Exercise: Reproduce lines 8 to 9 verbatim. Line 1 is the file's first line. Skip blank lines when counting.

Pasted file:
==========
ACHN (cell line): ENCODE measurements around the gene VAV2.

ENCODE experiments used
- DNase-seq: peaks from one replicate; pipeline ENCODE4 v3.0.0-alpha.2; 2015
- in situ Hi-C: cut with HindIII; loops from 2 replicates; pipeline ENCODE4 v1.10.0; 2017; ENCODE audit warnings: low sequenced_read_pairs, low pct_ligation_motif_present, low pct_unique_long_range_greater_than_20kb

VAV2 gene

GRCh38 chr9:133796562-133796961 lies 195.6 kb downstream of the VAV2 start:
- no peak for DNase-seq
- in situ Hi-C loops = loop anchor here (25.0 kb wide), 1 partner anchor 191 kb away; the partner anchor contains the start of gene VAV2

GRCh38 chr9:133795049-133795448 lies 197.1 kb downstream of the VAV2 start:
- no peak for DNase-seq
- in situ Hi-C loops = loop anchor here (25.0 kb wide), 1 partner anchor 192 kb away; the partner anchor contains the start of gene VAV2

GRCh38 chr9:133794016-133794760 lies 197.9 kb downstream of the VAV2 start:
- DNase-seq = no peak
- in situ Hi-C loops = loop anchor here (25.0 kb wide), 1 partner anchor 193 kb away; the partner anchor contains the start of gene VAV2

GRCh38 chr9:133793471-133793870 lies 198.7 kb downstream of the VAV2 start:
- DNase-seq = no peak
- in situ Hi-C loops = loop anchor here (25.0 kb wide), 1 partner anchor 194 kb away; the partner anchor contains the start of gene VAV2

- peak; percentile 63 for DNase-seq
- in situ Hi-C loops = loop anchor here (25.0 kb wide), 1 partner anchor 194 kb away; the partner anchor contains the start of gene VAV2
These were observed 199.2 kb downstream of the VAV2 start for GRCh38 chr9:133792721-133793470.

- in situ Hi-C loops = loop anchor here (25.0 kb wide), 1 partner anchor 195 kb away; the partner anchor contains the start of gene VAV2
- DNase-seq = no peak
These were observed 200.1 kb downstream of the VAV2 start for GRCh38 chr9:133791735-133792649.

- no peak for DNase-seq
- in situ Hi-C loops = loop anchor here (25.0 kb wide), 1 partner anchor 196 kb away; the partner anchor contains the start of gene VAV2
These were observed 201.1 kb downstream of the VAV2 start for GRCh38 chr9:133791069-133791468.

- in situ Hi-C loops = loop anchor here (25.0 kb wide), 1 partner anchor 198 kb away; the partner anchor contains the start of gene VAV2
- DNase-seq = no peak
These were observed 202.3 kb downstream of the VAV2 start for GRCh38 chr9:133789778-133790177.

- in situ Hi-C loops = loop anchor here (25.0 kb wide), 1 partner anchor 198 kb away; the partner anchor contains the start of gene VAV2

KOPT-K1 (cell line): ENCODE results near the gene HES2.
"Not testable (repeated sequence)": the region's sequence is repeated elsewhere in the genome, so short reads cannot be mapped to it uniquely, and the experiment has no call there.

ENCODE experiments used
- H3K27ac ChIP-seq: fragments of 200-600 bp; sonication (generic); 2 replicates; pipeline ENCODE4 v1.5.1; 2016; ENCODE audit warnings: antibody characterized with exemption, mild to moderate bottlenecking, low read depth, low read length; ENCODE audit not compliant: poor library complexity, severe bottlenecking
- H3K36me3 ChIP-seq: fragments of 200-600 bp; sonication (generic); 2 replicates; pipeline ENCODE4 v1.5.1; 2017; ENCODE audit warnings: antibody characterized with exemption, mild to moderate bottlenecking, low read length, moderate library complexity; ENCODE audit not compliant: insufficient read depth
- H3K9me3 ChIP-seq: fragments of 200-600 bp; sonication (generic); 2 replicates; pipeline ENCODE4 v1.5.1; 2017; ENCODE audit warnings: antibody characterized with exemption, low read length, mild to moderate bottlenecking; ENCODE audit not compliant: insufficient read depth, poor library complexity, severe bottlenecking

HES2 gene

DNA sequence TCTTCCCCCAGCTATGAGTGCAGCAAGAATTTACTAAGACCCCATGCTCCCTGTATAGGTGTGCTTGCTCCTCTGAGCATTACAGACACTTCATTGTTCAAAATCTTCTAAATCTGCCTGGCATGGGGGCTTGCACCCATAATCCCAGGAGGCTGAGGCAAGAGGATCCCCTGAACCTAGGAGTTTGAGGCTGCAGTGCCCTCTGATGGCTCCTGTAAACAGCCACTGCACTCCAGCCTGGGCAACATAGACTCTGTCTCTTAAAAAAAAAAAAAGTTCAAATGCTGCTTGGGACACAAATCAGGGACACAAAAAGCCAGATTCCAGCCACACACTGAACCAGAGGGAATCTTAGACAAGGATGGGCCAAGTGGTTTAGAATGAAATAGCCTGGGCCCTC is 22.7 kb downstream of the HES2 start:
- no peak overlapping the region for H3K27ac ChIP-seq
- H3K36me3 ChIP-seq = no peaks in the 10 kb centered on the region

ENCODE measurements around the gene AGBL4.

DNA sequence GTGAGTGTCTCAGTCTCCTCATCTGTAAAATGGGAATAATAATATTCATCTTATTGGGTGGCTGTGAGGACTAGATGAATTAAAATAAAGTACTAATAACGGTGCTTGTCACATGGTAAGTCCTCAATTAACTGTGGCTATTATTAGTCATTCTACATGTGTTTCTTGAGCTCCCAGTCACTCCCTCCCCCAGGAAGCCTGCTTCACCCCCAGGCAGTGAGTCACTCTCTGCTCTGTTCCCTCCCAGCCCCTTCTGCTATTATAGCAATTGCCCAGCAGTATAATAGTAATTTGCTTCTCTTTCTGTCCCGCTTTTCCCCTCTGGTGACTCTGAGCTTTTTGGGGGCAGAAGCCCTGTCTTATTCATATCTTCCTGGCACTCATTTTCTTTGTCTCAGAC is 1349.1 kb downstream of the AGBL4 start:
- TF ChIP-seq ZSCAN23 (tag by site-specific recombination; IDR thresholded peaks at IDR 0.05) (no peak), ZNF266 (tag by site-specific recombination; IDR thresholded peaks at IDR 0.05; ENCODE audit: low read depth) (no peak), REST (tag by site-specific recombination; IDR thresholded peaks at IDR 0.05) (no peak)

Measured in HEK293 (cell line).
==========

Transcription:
- in situ Hi-C loops = loop anchor here (25.0 kb wide), 1 partner anchor 191 kb away; the partner anchor contains the start of gene VAV2

GRCh38 chr9:133795049-133795448 lies 197.1 kb downstream of the VAV2 start: